What’s the perfect dependencies manager for iOS

Our journey through CocoaPods, Carthage, and Swift Package Manager

Mateusz Kuźnik
Mar 31 · 7 min read

Azimo’s iOS application went through many steps and turnovers over time. Some of the solutions that served us well in the past became obstacles in development speed, quality of our product, and growing codebase. This post discusses one of these experiences — working with dependencies managers, CocoaPods, Carthage, and Swift Package Manager, and migrating our project between them.


When we started our iOS app development, Swift language wasn’t stable enough to use in the commercial product. Back then, CocoaPods was a default option for the majority of iOS projects. So it was for us.

CocoaPods brings a lot of simplifications into dependencies management:

  • Dependencies are managed from a single place. You don’t have to download them from their websites or repositories.
  • Thanks to Podfile, your teammates don’t have to search through the project to check which dependencies are installed.
  • Some of the dependencies have their own dependencies. CocoaPods take care of figuring that out for you.
  • Updating dependencies is much simpler. Just bump version name in a Podfile, run pod install in a terminal, and you are home.
  • CocoaPods is a well-known solution across the iOS engineering world. Most of your questions are already answered. Even now, CocoaPods remains the default dependency manager for engineers who are creating their libraries and SDKs.

Here’s how to start with CocoaPods.

Podfile with:

platform :ios, '10.0'

target 'MyApp' do
pod 'AFNetworking', '~> 4.0.1'
pod 'Firebase/RemoteConfig', '~> 7.9.0'

and terminal command:

$ pod install

This is all you need to start using it in your project. For the exact setup, visit https://cocoapods.org/.

CocoaPods simplicity comes with a cost that became more visible when your project grows bigger. Here are some of the challenges that forced us to consider migration into a different solution:

  • Adding non-public/internal frameworks requires extra work with Private Spec Repo. Because some of our dependencies weren’t publicly available and others are our own internal libraries, we needed to spend some time modifying .podspec files.
  • CocoaPods makes changes in the project’s configuration file project.pbxproj. If something goes wrong, it can affect the building process. Debugging takes a lot of time and requires understanding the changes that CocoaPods introduced under the hood.
  • When you decide to remove a framework, not all of the changes are cleaned up. Over the years, these leftovers stack up.
  • CocoaPods require a Ruby environment. It’s another thing that you need to keep in sync with all of the machines.


A couple of years ago, we decided to migrate our dependency management from CocoaPods to Carthage because of the things mentioned above. For a startup company, the early years mean a lot of experimentations and pivoting. During our journey, we introduced many changes in 3rd party solutions within a short time. Constant changes in libraries resulted in a growing mess in our project configuration file. The stability of our CI/CD pipelines decreased too.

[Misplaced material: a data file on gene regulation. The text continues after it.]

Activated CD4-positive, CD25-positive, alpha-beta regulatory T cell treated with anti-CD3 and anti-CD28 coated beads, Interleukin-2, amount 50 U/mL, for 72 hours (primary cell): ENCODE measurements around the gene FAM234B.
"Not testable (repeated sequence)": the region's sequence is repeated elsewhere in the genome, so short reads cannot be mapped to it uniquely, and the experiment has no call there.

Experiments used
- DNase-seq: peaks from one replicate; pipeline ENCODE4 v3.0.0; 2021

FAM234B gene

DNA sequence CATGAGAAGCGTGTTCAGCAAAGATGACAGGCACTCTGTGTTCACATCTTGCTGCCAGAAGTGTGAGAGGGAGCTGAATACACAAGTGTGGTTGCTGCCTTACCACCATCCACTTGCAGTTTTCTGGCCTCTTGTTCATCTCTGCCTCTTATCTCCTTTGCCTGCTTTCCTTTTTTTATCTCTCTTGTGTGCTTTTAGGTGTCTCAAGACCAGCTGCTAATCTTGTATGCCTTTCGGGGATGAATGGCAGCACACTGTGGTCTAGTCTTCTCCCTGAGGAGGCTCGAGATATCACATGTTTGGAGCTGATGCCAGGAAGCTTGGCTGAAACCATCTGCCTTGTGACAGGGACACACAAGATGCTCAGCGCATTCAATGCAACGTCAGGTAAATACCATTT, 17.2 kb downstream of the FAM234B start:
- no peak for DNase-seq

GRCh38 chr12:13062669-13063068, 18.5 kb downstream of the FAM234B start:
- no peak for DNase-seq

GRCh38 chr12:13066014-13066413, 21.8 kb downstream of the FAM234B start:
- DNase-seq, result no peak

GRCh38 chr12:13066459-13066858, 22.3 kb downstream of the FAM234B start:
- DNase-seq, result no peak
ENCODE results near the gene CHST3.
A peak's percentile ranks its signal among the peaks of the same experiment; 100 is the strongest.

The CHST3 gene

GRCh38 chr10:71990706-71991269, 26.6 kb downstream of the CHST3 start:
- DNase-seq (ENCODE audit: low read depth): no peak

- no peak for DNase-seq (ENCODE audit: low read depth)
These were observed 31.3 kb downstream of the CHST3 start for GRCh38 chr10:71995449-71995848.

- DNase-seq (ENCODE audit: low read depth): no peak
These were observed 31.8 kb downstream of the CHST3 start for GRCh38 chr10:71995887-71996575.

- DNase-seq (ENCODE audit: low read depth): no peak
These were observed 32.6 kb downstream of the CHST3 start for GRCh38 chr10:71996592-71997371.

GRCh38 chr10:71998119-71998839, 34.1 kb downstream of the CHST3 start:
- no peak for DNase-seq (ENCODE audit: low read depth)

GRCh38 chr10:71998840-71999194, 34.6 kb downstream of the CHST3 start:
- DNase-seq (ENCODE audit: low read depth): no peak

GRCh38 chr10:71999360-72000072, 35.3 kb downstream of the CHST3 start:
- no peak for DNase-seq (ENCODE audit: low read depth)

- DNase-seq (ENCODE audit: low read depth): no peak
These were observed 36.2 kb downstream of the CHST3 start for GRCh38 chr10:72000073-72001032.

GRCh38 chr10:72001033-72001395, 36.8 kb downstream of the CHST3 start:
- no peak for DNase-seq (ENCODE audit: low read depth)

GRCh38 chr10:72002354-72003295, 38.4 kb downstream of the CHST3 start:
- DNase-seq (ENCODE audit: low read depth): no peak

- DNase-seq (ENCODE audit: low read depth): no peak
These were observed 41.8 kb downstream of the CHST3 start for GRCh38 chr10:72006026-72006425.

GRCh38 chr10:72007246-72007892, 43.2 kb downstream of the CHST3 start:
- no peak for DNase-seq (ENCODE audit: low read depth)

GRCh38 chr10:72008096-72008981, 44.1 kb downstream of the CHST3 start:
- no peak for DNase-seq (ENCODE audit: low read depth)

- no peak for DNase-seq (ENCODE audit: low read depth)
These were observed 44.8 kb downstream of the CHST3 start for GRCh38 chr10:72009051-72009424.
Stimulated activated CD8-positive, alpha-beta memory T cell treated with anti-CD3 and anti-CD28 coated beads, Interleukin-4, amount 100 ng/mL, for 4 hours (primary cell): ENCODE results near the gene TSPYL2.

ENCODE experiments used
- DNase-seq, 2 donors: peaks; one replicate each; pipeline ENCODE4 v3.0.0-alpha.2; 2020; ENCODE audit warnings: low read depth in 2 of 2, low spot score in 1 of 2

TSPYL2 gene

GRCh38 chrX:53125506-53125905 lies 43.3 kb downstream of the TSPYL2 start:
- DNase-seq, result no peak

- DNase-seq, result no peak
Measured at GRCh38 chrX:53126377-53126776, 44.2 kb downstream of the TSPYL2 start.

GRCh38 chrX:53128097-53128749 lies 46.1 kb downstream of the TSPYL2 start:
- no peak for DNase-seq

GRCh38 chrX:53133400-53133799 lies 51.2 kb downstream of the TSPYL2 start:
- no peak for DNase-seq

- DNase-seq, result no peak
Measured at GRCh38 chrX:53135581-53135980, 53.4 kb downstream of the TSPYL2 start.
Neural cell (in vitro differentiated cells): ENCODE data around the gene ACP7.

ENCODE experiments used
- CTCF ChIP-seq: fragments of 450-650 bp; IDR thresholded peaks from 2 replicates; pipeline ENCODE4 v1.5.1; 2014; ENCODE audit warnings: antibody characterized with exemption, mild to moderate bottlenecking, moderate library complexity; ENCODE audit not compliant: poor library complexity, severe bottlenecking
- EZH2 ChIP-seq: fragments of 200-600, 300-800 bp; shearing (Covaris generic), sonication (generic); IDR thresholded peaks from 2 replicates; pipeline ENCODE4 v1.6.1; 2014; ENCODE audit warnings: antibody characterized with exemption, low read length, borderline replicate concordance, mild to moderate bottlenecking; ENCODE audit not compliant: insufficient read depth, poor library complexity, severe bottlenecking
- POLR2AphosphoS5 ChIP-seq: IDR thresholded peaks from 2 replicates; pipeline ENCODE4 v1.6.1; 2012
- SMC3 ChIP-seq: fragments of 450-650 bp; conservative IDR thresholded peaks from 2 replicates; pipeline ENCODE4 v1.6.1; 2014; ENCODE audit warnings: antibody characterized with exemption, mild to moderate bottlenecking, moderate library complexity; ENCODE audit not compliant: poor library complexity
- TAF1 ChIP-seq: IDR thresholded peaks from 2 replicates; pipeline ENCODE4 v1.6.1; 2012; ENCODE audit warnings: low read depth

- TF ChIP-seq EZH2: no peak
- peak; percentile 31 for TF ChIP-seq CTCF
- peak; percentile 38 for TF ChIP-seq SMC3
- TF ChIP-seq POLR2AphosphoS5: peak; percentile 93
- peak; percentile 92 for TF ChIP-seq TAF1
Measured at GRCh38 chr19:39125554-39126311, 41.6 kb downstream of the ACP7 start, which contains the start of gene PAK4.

After the migration, Carthage solved some of our problems. Here are the pros of this tool that made our engineer’s life easier:

  • Adding new dependency doesn’t change your project configuration at all. Carthage builds dependencies using xcodebuild and doesn’t touch project.pbxproj file. It also means that it’s now the developer’s responsibility, but it was a good thing for us. It brought us better control over our app’s codebase and simplified debugging process when something went wrong.
  • As contrary to CocoaPods, Carthage builds dependencies only once, during the resolution process. They are then added to the project as a framework, so we don’t have to rebuild them each time.
  • Private repositories don’t require any additional setup. Carthage can point out git repositories and get sources from there.
  • Carthage doesn’t require a Ruby environment (and any other one). It can be installed via Homebrew or as a .pkg file. No more version sync between your teams’ computers and CI/CD. 👍
  • When it comes to CI/CD, there is also a great caching solution that we have been heavily using to share dependencies between our pipelines. It’s called Rome.

While the decision about migrating our project to Carthage was an excellent move for us, this tool also has some cons:

  • In our case, It took a lot of time to resolve dependencies. In the best-case scenario (everything’s cached), it’s a couple of seconds. But In the worst case, from 5 to even 35 minutes 😱 (no cache, full resolution). It can be painful if you are working on an internal framework and the app simultaneously. Each change in a framework needs to be pushed to the repository and resolved on the app’s side. (It is possible to make changes locally, but the solutions aren’t straightforward, yet the dependencies still need to be resolved as usual).